Operations team members will play a key role in implementation success, as they are the most connected to the people they serve. Ensure that operational leadership has buy-in early, and work alongside of these leaders to identify the best people in the field to become your evangelists. The key to engaging field operations—IT, resident technology ambassadors, volunteers, activity directors, and administrative staff—is to understand that they are not salespeople in this role but your program evangelists.
A simple workflow and training model will position your team for success.
Workflows can vary depending on the training and support program’s design. They guide how to request training or technical support; how to investigate, troubleshoot, and escalate issues; and how to ultimately resolve issues or recommend a resolution.
If you can reduce your workflow’s complexity and maintain a simple model of training, supporting, and evangelizing the program’s use, you will be putting your team in the best possible position to succeed.
One successful approach among older adults and aging services professionals is a train-the-trainer approach, plus online and physical materials to train field ops. When your own team continues using the technology, awareness, evangelism, and support can build. As a good first step, ask your activity or engagement staff who use resident-facing technologies the most to be key trainers.
The best business model would be a value-added technology training and support program that responds to your residents’ and clients’ needs and that they would use and find valuable. A successful program can build new public relations, customer engagement, and market differentiation. With the right key performance indicators (KPI), you can determine the value of your investment easily. See section 5 for more details.
It is important to revisit your initial strategy when defining goals and measurements. Your strategy may include multiple goals, such as increasing residents’ connections or adding new ways to stay connected from long distances, building reputation, and creating market differentiation through your program.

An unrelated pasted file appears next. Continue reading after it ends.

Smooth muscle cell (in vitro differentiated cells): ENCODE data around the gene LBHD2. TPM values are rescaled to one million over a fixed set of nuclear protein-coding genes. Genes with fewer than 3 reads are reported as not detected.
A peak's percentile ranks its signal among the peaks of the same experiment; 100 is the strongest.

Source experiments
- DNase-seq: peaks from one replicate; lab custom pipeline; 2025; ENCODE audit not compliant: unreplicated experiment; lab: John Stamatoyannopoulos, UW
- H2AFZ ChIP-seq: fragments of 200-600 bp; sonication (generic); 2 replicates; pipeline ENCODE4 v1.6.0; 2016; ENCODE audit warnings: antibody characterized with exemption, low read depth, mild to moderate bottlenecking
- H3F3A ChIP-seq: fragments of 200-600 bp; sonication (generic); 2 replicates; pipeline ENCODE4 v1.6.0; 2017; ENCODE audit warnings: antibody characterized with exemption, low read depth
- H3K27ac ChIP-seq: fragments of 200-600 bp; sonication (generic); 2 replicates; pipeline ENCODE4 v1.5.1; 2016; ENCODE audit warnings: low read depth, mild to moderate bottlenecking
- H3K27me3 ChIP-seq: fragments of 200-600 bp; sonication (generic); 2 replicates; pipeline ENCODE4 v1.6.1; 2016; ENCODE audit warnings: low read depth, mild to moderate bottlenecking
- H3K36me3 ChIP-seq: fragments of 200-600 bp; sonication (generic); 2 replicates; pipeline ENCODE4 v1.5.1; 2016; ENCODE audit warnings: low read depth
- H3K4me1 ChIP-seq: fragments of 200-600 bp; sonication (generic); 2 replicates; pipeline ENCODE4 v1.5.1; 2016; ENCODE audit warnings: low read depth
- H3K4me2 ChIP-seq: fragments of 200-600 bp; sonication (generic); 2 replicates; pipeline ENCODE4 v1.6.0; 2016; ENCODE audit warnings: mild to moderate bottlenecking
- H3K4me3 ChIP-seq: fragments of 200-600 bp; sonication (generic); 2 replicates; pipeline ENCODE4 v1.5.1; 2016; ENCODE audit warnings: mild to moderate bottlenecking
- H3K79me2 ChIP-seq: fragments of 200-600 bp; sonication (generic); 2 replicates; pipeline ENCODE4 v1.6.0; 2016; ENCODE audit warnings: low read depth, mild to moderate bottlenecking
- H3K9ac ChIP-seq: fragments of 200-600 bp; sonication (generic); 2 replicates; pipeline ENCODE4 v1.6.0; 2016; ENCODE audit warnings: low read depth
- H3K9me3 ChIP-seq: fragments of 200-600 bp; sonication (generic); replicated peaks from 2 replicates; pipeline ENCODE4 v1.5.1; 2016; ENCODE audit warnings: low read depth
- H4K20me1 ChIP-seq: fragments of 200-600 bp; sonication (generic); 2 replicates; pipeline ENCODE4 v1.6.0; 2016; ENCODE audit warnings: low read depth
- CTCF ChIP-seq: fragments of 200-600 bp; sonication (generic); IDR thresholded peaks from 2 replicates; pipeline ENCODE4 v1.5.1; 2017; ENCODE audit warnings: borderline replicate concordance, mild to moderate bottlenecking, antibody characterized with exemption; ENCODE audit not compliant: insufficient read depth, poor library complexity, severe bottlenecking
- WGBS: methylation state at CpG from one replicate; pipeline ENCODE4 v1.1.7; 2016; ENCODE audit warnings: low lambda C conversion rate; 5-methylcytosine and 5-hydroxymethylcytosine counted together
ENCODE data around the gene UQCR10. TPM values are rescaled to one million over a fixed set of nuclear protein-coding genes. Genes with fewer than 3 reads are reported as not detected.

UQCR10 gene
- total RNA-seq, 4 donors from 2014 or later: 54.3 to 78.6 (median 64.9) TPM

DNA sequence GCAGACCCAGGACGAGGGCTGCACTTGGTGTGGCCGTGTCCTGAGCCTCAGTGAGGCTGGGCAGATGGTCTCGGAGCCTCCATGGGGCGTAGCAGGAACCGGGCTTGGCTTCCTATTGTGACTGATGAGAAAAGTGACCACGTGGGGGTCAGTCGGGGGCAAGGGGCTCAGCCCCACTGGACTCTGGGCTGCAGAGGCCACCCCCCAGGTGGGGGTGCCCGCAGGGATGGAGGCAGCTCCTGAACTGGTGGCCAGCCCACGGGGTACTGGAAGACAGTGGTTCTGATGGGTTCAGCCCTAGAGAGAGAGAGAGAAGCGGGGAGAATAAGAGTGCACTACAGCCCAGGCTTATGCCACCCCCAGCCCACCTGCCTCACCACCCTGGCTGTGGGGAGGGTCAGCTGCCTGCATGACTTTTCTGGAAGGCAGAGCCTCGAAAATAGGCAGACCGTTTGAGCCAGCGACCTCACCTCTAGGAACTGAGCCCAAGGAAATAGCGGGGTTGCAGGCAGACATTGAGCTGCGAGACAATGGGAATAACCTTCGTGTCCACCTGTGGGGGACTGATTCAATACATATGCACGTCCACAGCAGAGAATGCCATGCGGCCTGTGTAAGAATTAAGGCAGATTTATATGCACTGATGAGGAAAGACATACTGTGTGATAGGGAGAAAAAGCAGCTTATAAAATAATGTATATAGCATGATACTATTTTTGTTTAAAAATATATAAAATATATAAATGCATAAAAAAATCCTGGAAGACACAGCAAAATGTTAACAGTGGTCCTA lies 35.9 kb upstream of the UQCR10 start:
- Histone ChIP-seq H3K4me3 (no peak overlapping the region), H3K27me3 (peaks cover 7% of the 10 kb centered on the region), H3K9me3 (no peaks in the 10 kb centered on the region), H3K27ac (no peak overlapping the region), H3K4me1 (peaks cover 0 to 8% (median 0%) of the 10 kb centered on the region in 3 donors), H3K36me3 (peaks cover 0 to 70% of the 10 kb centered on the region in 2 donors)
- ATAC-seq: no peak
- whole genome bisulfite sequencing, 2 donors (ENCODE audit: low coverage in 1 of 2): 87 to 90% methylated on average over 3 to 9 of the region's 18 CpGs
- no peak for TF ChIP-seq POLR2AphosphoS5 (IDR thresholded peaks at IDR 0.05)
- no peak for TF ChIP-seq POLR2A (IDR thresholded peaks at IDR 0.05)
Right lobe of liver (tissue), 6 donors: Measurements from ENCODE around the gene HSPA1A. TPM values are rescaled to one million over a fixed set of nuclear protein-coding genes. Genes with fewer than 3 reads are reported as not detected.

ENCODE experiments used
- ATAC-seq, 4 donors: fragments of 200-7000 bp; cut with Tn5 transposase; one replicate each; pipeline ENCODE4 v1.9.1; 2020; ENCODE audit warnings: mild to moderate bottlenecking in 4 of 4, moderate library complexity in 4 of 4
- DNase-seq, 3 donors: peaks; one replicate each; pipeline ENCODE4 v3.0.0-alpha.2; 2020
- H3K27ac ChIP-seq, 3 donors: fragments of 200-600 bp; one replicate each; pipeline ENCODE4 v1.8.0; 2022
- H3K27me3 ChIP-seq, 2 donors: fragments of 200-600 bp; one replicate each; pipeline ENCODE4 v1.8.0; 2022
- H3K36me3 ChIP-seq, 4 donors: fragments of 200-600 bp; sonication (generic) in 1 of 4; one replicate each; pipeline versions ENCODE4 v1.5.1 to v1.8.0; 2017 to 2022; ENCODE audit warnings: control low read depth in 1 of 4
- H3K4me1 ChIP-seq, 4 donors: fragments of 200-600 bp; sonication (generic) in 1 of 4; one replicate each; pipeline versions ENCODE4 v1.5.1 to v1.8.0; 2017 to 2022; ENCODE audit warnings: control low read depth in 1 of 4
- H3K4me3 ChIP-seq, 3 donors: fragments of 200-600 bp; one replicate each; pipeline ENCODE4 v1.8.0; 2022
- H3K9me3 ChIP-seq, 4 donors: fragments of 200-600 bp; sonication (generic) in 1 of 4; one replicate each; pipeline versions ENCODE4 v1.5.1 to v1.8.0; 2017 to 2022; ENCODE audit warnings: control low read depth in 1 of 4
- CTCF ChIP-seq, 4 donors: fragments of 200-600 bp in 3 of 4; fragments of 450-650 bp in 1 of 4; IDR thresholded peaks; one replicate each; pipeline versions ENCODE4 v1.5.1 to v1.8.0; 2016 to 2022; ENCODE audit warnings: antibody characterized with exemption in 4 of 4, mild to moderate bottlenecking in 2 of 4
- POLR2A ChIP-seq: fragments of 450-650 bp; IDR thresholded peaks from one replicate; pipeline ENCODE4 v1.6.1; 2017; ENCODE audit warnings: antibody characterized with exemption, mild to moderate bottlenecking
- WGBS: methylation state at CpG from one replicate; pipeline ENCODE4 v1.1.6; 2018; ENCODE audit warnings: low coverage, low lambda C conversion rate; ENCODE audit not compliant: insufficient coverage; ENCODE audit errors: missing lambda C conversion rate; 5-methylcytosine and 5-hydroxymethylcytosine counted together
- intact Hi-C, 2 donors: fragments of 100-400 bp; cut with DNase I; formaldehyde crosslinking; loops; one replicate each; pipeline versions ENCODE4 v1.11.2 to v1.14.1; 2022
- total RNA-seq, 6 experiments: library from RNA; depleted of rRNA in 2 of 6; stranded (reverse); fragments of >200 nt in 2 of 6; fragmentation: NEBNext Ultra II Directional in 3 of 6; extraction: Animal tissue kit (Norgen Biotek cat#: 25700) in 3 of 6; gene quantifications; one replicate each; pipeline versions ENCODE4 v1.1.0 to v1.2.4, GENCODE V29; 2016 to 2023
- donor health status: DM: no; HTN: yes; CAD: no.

Once you determine your program can support each strategic goal, you can derive a simple KPI to measure your success. KPIs may include increased resident satisfaction with IT support, increased use of and engagement with resident/client-facing technologies you already invested in and provide, etc. Setting KPIs ahead of implementation will ensure that you do not lose sight of your goals.
Once the strategy, team, goals, and program design are ready, it is time to choose partners. The team needs to develop a set of detailed requirements to use as criteria to review and select the following:
- The technology training and support program itself.
- Specific training and support services.
- Program model.
- Business and payment model.
- Staffing and partnership needs.
These detailed requirements will in turn help you select the best partners for your program. Partners may include internal champions, resident/client ambassadors, existing technology solution vendors, volunteer organizations or programs, and any third-party training and support vendors.
Vet your training and support vendor to ensure it has all of the following:
- Knowledge of the technologies for which you have support needs.
- Experience working with older adults and people who have lower technical competencies and less familiarity with technology. This population will have higher support and training needs.
- Availability and bandwidth to support your program.
- Scott Code, Senior Director, LeadingAge CAST, SCode@LeadingAge.org, 202-508-9466
- Majd Alwan, Ph.D., Executive Director, LeadingAge CAST; Senior Vice President of Technology & Business Strategy, LeadingAge, MAlwan@LeadingAge.org, 202-508-9463
4. Watson, L.C., Zimmerman, S., Cohen, L.W., Dominik, R. (2009). Practical depression screening in residential care/assisted living: Five methods compared with gold standard diagnoses. American Journal of Geriatric Psychiatry, 17(7), 556-564.